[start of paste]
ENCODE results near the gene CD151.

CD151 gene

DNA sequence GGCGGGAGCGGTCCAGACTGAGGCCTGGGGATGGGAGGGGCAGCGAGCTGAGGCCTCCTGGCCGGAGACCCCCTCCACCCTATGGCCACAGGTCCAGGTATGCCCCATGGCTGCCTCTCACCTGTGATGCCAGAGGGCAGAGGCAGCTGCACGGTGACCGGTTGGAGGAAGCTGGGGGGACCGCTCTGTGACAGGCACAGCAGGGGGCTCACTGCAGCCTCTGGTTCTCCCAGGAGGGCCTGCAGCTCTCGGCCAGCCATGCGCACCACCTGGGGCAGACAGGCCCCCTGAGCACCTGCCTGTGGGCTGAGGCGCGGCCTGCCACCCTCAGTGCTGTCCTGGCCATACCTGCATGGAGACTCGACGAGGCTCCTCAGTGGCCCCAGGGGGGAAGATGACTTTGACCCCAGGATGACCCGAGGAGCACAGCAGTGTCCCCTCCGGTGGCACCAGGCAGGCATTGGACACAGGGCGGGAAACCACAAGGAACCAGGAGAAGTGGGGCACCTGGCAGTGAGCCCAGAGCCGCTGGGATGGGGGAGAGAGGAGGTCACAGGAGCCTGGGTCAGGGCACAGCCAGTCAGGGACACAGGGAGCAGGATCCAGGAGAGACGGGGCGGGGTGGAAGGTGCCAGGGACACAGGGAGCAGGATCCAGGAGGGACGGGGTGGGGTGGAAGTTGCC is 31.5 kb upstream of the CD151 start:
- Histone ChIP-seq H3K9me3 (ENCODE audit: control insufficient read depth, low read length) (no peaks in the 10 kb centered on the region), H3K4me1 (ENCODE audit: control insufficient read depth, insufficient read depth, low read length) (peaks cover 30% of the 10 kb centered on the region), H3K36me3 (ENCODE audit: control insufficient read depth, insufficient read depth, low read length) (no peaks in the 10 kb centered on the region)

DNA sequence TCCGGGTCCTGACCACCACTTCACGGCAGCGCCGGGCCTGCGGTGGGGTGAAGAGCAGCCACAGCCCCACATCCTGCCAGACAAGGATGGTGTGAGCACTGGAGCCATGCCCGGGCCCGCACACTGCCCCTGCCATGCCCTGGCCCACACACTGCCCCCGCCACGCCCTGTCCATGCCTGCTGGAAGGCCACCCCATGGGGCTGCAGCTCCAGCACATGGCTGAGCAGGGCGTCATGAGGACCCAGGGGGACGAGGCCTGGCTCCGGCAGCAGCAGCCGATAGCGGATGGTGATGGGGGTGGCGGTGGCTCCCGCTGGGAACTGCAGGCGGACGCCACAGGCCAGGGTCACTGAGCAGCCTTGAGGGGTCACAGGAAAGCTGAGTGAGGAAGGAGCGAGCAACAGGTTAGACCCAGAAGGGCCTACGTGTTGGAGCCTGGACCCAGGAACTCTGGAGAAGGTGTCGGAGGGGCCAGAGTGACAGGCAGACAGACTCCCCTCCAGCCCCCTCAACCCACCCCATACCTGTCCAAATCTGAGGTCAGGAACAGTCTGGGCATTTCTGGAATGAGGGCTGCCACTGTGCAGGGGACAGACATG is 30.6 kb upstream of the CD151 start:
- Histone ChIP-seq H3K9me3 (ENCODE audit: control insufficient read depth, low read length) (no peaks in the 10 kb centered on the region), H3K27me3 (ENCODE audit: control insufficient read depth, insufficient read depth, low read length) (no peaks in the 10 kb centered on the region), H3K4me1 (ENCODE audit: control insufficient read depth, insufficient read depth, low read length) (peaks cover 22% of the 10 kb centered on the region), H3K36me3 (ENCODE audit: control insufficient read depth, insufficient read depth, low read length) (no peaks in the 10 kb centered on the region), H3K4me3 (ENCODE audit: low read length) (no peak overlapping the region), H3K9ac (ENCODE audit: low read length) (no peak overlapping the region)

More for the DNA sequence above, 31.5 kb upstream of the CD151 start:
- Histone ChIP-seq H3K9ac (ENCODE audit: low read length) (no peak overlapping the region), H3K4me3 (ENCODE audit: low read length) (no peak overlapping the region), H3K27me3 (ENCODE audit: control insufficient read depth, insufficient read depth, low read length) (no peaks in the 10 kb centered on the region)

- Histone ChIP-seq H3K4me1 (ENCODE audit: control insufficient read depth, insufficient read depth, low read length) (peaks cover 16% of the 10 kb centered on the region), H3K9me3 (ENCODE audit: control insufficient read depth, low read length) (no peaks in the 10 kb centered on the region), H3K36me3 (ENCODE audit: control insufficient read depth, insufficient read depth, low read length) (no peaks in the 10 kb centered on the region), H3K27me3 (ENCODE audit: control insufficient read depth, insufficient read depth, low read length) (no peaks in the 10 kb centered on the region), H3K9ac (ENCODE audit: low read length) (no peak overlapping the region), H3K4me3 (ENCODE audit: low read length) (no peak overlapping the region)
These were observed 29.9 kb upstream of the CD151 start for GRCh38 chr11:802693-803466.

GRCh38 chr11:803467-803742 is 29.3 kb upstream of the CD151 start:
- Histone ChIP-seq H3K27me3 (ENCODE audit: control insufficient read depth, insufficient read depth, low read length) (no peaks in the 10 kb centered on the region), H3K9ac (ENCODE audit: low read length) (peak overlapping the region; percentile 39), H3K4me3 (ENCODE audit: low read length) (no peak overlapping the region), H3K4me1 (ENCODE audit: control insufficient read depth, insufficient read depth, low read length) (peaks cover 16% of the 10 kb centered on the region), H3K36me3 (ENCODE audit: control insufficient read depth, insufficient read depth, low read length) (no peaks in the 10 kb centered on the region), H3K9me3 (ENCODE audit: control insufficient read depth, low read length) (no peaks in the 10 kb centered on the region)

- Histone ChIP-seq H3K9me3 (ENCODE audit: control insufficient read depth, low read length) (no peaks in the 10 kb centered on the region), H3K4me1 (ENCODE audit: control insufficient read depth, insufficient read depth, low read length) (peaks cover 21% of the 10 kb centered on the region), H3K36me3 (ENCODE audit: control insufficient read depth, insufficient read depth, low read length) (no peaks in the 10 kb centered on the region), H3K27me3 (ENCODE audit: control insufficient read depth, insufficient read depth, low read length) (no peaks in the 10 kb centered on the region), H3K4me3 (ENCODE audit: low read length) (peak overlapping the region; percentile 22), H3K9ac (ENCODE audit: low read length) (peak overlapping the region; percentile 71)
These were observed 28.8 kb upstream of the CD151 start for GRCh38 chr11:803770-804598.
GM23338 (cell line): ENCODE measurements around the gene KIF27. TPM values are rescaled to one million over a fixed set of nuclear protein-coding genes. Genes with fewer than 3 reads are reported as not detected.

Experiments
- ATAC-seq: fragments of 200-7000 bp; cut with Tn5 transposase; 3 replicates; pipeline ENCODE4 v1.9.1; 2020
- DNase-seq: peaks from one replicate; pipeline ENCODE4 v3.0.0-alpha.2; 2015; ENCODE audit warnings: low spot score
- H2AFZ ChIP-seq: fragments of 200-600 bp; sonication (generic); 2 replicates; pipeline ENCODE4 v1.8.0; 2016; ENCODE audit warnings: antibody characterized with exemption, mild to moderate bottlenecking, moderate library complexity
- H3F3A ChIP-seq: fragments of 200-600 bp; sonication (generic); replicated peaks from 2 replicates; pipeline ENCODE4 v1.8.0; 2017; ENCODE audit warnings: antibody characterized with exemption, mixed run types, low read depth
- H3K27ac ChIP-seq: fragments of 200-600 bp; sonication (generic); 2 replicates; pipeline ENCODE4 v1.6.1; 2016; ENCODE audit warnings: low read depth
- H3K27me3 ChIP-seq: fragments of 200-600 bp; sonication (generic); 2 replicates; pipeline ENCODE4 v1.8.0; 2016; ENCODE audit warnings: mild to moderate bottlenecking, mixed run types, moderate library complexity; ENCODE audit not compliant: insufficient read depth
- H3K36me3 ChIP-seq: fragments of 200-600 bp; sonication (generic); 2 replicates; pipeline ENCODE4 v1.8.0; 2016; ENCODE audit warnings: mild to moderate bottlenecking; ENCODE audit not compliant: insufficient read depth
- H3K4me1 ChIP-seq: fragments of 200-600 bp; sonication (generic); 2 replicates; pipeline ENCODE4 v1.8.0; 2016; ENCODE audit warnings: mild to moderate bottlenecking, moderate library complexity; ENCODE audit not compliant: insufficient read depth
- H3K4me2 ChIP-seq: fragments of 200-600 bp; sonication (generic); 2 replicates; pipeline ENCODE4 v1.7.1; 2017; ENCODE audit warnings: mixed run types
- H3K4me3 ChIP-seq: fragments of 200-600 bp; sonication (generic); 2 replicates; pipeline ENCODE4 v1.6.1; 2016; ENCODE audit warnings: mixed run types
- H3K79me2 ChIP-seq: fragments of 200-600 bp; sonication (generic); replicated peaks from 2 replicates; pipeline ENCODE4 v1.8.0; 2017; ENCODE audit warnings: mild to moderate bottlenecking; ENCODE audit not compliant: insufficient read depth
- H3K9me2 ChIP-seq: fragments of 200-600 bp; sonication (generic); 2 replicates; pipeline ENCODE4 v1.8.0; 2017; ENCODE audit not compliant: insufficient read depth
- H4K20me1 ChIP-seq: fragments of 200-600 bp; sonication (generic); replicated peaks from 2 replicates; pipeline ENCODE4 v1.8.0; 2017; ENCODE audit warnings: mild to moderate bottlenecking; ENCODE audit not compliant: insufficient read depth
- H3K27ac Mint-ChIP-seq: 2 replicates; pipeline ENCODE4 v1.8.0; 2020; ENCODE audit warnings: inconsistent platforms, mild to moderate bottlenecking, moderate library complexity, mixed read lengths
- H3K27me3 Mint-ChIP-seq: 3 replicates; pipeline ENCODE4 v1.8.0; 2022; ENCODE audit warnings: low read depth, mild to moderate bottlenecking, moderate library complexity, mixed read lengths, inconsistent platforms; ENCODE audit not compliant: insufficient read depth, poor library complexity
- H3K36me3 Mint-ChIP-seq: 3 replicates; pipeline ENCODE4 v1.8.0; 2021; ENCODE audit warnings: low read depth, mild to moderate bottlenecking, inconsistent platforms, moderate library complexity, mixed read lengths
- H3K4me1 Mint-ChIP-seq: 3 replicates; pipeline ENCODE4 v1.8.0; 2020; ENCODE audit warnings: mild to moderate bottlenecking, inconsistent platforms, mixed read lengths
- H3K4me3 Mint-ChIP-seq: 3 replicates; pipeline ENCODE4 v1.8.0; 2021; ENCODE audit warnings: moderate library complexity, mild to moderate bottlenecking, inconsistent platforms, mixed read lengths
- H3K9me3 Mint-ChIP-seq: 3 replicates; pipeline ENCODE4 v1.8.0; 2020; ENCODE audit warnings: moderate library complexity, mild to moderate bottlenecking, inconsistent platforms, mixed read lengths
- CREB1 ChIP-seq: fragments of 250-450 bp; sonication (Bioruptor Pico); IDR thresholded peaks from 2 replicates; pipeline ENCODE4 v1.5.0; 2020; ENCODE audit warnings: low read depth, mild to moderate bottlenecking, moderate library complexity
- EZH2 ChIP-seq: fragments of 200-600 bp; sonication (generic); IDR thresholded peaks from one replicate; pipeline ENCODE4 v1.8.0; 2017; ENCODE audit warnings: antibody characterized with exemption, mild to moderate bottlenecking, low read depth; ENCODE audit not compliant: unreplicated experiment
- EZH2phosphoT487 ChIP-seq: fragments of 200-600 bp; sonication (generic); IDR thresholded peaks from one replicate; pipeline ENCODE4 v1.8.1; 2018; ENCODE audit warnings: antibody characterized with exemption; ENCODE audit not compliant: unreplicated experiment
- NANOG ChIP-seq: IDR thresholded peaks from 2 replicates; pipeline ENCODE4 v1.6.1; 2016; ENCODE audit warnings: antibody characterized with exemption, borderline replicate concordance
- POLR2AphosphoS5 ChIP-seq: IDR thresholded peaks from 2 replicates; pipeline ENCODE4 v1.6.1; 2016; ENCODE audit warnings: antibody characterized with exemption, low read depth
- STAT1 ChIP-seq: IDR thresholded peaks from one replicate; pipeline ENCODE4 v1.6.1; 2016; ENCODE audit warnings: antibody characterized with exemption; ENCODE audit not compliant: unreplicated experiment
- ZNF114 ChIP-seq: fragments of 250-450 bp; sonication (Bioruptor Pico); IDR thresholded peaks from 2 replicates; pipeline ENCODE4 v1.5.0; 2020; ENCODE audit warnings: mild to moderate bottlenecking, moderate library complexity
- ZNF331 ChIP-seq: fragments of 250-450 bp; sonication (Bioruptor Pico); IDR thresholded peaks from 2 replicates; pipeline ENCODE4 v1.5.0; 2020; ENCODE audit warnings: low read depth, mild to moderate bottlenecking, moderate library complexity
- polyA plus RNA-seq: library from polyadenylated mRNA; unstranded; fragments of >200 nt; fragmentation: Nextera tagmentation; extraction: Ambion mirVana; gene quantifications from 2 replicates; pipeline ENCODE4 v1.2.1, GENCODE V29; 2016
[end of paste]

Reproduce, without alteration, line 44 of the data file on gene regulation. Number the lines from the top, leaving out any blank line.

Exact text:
- polyA plus RNA-seq: library from polyadenylated mRNA; unstranded; fragments of >200 nt; fragmentation: Nextera tagmentation; extraction: Ambion mirVana; gene quantifications from 2 replicates; pipeline ENCODE4 v1.2.1, GENCODE V29; 2016